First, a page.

If you have finally decided to buy yourself a “good” camera, if you do nothing but receive praise for the photos, you take with your mobile and hang on Instagram, if you were always attracted to photography, but you never dared to get involved seriously with it … If you are in one of these cases, perhaps you should know a series of important questions that nobody usually tells who is preparing to enter the exciting, but also complex, the world of photography.
Ivan Wong, an expert of light trail photography is often seen sharing his profound insights on the subject of photography. Wong is based in New York City and Los Angeles, and in recent years, has emerged as one of the most trending photographers based in those respective cities.
Today, we partner with Wong in helping our readers understand things that a novice usually does not know and that, perhaps, they can throw you back when you have already bought a very expensive latest model reflex. Plus, the things that might make you think that this was not your thing and that it was enough for you to take snapshots without further ambitions and go from complicating your life learning what is the aperture, the shutter speed, the ISO, the depth of field, the hyperfocal distance.
Photography is not easy to Learn
Hitting the camera button is a very simple act, but what is behind it, if you want to learn real photography, is much more complicated. If you enter this world, you will have to learn a lot of concepts that may sound Chinese at first. Do you know that using a ƒ1.4 aperture brings much more light into the lens than using a ƒ22 even though the number itself is higher? Messy right?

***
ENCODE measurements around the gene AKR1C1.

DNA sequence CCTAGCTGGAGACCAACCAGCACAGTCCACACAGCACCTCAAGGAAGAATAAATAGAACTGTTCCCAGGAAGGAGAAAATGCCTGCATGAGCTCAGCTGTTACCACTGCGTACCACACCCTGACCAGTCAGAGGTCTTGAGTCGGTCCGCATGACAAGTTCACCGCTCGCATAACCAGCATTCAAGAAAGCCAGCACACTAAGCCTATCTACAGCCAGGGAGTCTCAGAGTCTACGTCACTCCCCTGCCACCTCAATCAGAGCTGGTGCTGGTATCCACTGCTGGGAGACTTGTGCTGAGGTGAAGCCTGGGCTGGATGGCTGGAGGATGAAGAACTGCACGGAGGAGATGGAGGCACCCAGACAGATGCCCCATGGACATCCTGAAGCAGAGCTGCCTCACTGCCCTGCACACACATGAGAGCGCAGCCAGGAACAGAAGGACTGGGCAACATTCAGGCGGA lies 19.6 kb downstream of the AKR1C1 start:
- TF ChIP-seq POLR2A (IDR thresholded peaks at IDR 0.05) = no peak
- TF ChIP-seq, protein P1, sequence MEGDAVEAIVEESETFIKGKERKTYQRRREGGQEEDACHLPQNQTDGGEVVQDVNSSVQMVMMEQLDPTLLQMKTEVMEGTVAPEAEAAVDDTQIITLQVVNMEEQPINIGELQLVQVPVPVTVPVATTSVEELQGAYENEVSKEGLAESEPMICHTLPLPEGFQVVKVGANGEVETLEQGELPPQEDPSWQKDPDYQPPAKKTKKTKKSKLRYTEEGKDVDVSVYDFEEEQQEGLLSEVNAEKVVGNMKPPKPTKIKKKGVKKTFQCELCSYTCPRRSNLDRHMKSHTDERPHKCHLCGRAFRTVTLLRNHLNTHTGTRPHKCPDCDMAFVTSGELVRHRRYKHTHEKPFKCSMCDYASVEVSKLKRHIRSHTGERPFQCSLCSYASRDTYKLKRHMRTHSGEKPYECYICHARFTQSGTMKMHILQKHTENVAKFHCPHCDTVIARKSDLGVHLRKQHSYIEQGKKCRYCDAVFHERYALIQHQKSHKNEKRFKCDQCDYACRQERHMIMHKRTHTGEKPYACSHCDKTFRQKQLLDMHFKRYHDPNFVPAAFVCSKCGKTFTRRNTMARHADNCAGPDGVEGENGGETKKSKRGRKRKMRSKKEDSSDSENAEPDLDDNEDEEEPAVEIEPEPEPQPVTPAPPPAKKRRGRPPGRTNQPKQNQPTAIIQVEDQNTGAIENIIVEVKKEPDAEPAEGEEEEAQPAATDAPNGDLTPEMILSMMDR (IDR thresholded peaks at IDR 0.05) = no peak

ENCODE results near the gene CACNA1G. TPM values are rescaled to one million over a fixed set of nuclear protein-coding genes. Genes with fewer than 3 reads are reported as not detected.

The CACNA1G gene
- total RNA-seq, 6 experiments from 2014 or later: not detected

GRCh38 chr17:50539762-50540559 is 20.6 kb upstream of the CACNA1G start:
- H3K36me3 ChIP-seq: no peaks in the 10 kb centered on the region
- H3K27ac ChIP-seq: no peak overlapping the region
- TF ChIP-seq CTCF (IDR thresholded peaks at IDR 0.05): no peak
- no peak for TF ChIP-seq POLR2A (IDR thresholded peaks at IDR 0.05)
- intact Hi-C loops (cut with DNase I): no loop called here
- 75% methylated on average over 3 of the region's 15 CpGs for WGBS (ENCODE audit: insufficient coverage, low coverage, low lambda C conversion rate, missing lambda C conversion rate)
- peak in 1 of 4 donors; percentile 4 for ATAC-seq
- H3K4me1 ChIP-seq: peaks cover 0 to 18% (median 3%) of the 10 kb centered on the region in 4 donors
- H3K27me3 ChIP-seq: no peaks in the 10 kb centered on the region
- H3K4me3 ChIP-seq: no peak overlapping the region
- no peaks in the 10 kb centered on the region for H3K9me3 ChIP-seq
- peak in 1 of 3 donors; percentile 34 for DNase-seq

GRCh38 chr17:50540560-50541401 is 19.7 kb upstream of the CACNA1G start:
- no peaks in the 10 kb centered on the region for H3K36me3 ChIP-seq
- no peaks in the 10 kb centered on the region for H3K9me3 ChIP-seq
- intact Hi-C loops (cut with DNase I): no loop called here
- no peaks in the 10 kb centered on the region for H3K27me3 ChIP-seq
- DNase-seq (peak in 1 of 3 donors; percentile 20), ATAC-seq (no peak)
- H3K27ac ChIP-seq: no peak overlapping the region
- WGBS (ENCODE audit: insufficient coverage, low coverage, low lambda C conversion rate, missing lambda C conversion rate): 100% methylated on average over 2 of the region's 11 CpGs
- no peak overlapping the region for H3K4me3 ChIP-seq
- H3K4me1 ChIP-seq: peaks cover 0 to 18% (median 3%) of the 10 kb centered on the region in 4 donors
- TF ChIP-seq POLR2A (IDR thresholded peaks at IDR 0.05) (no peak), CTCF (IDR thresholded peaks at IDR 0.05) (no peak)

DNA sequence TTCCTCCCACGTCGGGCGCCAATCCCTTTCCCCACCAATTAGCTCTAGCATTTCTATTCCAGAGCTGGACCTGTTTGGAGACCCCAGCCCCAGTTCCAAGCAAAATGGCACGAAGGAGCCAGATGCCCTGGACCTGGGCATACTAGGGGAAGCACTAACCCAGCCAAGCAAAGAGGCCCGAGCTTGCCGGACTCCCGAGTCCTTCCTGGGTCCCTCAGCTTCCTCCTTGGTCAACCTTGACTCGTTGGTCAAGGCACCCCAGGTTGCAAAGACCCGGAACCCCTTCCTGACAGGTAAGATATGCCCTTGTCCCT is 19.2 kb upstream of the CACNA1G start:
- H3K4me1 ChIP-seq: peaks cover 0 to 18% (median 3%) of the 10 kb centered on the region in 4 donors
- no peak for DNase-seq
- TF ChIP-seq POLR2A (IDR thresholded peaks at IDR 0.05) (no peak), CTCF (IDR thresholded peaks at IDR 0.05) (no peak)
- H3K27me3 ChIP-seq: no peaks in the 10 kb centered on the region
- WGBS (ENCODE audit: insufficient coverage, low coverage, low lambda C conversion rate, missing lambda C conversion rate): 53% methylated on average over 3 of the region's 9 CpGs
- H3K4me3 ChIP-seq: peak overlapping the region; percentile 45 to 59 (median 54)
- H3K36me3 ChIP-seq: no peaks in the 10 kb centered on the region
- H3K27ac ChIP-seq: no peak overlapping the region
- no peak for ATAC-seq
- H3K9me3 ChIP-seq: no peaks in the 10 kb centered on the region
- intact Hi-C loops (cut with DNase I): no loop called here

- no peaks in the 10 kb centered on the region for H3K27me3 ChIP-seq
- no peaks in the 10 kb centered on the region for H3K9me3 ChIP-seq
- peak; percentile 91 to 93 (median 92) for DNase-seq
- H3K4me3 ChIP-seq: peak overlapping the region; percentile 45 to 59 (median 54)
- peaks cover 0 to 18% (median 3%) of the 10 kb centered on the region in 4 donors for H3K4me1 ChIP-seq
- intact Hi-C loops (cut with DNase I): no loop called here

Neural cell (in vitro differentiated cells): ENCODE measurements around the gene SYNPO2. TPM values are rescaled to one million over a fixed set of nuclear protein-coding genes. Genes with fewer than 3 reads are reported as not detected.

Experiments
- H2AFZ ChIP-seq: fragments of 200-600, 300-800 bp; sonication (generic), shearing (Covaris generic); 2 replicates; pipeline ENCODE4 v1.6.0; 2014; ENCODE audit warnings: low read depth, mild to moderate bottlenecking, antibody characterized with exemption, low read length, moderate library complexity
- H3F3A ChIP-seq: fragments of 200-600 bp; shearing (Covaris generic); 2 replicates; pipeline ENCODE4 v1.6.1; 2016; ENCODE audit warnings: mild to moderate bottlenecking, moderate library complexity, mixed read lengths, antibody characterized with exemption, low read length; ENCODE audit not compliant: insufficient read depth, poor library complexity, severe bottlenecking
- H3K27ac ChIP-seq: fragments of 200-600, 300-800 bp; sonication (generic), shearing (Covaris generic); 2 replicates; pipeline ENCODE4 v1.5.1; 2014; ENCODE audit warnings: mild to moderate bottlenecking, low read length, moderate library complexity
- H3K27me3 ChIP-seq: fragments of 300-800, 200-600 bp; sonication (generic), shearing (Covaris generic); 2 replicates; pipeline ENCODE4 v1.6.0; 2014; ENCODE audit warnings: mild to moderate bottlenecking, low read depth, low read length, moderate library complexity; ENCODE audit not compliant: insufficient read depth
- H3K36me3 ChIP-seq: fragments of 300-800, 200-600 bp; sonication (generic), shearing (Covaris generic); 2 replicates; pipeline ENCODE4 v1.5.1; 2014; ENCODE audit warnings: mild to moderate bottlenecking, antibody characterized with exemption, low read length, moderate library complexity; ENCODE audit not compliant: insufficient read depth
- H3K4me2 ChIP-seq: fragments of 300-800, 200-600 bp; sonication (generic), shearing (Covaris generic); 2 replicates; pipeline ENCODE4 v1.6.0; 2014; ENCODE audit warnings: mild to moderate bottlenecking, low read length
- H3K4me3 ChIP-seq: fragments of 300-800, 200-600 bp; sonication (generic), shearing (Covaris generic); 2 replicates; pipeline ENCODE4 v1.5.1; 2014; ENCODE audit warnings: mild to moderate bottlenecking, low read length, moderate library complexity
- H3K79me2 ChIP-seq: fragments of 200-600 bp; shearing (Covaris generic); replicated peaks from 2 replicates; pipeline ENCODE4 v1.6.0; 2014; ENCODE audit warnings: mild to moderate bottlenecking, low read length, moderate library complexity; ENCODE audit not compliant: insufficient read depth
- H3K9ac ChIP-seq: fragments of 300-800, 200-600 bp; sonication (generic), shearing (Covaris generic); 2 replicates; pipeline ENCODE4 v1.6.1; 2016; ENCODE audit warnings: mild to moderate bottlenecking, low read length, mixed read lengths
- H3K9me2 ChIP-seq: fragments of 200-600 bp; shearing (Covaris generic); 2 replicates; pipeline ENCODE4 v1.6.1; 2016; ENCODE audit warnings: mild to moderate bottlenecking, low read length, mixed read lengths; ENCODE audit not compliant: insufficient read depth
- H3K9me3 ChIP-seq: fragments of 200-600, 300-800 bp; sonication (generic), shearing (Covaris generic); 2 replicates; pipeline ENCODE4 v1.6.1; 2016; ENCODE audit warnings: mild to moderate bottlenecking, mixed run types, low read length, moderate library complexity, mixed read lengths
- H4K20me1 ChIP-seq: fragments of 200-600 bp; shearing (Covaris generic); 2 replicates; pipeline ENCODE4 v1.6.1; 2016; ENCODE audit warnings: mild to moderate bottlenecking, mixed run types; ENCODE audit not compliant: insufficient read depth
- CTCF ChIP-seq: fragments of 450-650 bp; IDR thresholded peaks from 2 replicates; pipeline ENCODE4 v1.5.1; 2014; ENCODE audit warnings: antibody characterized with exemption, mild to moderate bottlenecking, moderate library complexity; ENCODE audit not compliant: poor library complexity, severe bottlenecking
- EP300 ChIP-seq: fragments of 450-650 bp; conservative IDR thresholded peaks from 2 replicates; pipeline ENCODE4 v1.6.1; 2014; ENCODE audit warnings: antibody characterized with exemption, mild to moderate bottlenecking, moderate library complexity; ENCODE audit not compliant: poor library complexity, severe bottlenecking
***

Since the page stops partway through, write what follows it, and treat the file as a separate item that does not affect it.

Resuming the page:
Mastering the Technique is not Enough
Wong argues, “Of course, in addition to knowing the technique, in photography, there is an artistic part that is surely more important and takes even longer to master. We talk about learning to compose (that is, knowing how to effectively distribute the elements in the frame), knowing how to interpret the changing light conditions that you can find in a scene, or educating our eye to be able to tell a story and transmit emotions with our photographs. This is something that is not easily accomplished. How is it done? Studying and practicing.”
It takes Time to Achieve Good Results
A camera is a tool in which you have to invest many hours of learning and practice to be able to squeeze it. A good comparison would be that anyone can drive a car after getting a license, but only with a lot of practice and experience is one prepared to drive a race car.
In short, it takes a certain degree of experience to get photos at the height of those we saw in that exhibition. First, you have to learn to master the technique, then practice a lot and get our eyes used to look differently. In addition, if that were not enough, it also takes time to master our camera.
The Technique is not Everything
Surely more than the one you have heard say (or even you yourself have said to someone) that of “of course with that camera you can. “ Well, you can’t be more wrong. He thinks that the camera does not cut heads, the photographer cuts them. In other words, no matter how good a camera you have, if you do not have a good pulse or if you are a denier when composing an image, the result will surely be bad, no matter how good the camera is.
Not to mention that the better it is, the more difficult it will be to master (a point that we will talk about later) because it is clear to you that the creative part will always be more important than the technique and the team. This explains that with a “simple” mobile, you can get excellent images or that it is more important to be in the right place at the right time than the equipment you have.